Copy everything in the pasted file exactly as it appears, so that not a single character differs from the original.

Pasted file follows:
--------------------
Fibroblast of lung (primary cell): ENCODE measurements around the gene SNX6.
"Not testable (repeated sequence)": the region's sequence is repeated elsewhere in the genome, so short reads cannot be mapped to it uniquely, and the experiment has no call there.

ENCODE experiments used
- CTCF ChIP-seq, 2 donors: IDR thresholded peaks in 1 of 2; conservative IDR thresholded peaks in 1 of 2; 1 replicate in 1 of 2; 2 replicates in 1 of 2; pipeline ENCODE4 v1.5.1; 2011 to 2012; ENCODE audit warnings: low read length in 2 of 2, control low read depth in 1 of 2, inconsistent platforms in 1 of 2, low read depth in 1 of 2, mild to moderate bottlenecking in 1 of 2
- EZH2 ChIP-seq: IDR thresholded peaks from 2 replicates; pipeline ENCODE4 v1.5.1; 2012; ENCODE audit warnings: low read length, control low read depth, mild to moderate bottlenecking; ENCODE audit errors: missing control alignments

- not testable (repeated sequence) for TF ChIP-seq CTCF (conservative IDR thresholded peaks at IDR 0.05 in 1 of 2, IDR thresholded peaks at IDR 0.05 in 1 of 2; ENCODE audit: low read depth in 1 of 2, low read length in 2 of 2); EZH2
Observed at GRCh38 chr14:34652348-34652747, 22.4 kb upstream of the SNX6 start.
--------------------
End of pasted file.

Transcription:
Fibroblast of lung (primary cell): ENCODE measurements around the gene SNX6.
"Not testable (repeated sequence)": the region's sequence is repeated elsewhere in the genome, so short reads cannot be mapped to it uniquely, and the experiment has no call there.

ENCODE experiments used
- CTCF ChIP-seq, 2 donors: IDR thresholded peaks in 1 of 2; conservative IDR thresholded peaks in 1 of 2; 1 replicate in 1 of 2; 2 replicates in 1 of 2; pipeline ENCODE4 v1.5.1; 2011 to 2012; ENCODE audit warnings: low read length in 2 of 2, control low read depth in 1 of 2, inconsistent platforms in 1 of 2, low read depth in 1 of 2, mild to moderate bottlenecking in 1 of 2
- EZH2 ChIP-seq: IDR thresholded peaks from 2 replicates; pipeline ENCODE4 v1.5.1; 2012; ENCODE audit warnings: low read length, control low read depth, mild to moderate bottlenecking; ENCODE audit errors: missing control alignments

- not testable (repeated sequence) for TF ChIP-seq CTCF (conservative IDR thresholded peaks at IDR 0.05 in 1 of 2, IDR thresholded peaks at IDR 0.05 in 1 of 2; ENCODE audit: low read depth in 1 of 2, low read length in 2 of 2); EZH2
Observed at GRCh38 chr14:34652348-34652747, 22.4 kb upstream of the SNX6 start.